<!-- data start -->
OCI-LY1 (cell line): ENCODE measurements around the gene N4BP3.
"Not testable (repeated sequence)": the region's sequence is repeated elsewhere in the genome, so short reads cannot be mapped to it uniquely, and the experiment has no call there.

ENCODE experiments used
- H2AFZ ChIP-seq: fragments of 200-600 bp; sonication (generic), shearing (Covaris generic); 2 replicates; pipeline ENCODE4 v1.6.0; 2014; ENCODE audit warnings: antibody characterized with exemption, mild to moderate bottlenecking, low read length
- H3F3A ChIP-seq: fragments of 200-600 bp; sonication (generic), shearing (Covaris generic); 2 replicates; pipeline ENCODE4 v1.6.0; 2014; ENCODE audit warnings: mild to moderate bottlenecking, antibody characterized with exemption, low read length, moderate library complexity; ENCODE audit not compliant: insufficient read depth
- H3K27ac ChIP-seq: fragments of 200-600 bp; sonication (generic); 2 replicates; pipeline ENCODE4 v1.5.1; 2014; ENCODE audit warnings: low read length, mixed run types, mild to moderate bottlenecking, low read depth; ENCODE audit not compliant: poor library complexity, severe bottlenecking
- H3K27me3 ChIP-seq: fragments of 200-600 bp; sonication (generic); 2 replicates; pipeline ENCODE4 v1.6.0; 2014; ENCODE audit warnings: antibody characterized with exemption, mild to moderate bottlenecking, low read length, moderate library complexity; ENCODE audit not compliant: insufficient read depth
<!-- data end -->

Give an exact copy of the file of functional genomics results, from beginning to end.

OCI-LY1 (cell line): ENCODE measurements around the gene N4BP3.
"Not testable (repeated sequence)": the region's sequence is repeated elsewhere in the genome, so short reads cannot be mapped to it uniquely, and the experiment has no call there.

ENCODE experiments used
- H2AFZ ChIP-seq: fragments of 200-600 bp; sonication (generic), shearing (Covaris generic); 2 replicates; pipeline ENCODE4 v1.6.0; 2014; ENCODE audit warnings: antibody characterized with exemption, mild to moderate bottlenecking, low read length
- H3F3A ChIP-seq: fragments of 200-600 bp; sonication (generic), shearing (Covaris generic); 2 replicates; pipeline ENCODE4 v1.6.0; 2014; ENCODE audit warnings: mild to moderate bottlenecking, antibody characterized with exemption, low read length, moderate library complexity; ENCODE audit not compliant: insufficient read depth
- H3K27ac ChIP-seq: fragments of 200-600 bp; sonication (generic); 2 replicates; pipeline ENCODE4 v1.5.1; 2014; ENCODE audit warnings: low read length, mixed run types, mild to moderate bottlenecking, low read depth; ENCODE audit not compliant: poor library complexity, severe bottlenecking
- H3K27me3 ChIP-seq: fragments of 200-600 bp; sonication (generic); 2 replicates; pipeline ENCODE4 v1.6.0; 2014; ENCODE audit warnings: antibody characterized with exemption, mild to moderate bottlenecking, low read length, moderate library complexity; ENCODE audit not compliant: insufficient read depth